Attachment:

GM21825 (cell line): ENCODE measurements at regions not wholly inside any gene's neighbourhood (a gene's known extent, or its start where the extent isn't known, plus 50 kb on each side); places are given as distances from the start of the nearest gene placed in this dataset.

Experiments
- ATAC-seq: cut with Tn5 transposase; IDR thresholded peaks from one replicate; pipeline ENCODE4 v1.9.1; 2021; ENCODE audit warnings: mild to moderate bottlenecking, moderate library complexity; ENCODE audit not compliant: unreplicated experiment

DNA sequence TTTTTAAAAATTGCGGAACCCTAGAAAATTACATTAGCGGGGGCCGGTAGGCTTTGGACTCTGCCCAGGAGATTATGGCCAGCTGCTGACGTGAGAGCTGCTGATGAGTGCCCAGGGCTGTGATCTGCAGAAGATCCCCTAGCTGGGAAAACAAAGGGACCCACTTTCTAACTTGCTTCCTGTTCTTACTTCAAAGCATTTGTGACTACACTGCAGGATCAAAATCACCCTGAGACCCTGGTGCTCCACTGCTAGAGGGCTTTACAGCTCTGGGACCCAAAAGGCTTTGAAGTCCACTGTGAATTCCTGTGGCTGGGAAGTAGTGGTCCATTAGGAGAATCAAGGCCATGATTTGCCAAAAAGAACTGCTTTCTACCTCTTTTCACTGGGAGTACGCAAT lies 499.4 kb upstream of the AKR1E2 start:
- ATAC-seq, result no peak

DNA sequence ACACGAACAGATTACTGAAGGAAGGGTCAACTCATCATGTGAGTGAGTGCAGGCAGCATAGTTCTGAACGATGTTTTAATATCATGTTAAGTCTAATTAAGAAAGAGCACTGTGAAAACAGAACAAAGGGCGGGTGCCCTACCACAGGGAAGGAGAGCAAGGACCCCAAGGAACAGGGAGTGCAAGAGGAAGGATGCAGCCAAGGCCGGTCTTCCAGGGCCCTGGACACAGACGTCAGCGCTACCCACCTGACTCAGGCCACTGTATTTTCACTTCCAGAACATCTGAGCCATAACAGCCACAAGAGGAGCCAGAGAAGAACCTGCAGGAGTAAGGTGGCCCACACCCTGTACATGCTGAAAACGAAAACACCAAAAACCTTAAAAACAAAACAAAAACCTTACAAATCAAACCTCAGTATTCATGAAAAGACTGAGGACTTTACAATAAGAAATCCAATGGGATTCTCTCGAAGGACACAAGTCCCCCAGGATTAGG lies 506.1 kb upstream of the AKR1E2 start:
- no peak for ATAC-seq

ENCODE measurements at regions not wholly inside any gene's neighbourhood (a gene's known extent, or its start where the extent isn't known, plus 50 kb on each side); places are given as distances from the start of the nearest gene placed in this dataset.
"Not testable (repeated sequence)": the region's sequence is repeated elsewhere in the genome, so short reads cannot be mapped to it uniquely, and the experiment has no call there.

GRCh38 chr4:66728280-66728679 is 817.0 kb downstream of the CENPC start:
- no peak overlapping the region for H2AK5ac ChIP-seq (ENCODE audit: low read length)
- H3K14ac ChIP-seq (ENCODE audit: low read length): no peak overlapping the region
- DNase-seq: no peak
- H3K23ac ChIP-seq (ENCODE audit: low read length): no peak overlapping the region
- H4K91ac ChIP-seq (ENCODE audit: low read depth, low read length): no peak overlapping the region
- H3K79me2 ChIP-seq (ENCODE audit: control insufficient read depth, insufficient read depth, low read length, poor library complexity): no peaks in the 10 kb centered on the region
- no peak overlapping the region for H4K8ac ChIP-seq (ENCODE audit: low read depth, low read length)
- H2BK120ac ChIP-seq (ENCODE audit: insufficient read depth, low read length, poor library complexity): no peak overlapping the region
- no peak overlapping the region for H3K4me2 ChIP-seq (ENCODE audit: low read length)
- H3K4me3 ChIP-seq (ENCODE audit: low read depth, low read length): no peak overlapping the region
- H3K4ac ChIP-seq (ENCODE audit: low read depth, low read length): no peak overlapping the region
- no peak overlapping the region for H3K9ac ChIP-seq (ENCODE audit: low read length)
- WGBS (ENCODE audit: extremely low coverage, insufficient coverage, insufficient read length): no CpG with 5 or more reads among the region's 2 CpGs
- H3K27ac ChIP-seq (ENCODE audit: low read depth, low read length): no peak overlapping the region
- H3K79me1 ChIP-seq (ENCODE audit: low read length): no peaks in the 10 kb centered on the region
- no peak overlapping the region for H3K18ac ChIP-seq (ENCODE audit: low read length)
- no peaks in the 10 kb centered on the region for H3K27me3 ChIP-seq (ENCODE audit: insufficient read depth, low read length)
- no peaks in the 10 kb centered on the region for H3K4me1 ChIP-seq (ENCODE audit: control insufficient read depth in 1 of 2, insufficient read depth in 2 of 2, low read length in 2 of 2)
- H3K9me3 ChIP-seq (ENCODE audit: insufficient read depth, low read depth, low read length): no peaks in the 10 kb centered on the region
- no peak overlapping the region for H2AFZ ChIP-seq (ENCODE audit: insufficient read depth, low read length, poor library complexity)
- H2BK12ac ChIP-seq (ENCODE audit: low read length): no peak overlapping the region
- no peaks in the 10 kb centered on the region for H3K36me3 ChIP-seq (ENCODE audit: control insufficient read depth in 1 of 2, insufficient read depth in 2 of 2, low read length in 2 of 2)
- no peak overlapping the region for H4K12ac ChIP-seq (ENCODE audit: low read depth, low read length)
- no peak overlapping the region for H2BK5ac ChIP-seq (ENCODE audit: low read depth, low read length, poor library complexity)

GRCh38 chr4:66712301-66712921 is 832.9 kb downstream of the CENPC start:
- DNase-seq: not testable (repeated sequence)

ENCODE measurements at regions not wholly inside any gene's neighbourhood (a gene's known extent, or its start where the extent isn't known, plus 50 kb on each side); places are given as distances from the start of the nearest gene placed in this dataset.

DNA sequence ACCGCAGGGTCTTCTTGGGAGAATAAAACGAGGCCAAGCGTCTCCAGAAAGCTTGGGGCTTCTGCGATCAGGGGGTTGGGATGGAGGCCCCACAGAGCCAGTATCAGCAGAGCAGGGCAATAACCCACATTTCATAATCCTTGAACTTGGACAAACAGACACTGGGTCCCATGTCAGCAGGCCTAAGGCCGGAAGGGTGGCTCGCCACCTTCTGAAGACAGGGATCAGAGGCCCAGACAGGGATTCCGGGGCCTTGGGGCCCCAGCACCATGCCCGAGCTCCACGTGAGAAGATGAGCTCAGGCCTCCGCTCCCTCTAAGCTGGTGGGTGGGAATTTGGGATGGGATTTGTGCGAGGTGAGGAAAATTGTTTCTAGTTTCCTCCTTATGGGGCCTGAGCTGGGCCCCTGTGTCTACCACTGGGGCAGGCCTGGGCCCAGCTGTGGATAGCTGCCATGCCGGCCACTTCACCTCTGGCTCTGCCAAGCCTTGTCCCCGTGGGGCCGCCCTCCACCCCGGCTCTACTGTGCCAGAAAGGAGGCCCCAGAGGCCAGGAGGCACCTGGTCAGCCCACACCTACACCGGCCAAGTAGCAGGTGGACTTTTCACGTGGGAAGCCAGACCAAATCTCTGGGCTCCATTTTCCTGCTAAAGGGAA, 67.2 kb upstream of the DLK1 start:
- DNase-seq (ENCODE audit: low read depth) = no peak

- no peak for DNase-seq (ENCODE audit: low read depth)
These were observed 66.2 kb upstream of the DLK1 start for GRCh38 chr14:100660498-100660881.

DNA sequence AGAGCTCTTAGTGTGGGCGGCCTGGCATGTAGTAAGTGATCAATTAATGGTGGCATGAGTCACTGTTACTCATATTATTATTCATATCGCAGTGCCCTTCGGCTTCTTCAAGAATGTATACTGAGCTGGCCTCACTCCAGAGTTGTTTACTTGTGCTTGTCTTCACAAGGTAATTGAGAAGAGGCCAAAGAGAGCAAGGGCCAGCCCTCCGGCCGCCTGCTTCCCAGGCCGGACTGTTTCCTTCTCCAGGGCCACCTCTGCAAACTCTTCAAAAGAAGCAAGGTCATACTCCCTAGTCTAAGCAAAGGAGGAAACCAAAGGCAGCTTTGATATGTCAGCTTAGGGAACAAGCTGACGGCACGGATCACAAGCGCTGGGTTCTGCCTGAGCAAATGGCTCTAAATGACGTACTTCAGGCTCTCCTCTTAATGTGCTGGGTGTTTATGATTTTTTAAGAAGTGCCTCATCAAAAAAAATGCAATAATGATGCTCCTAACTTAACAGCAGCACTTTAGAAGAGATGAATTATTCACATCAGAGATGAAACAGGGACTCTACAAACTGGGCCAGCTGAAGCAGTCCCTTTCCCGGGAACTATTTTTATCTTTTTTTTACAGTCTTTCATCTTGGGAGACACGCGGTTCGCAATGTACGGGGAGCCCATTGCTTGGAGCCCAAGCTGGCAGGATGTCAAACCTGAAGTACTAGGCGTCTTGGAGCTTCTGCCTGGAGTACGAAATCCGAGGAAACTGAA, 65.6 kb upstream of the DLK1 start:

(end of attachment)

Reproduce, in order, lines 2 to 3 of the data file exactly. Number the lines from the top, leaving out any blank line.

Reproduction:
Experiments
- ATAC-seq: cut with Tn5 transposase; IDR thresholded peaks from one replicate; pipeline ENCODE4 v1.9.1; 2021; ENCODE audit warnings: mild to moderate bottlenecking, moderate library complexity; ENCODE audit not compliant: unreplicated experiment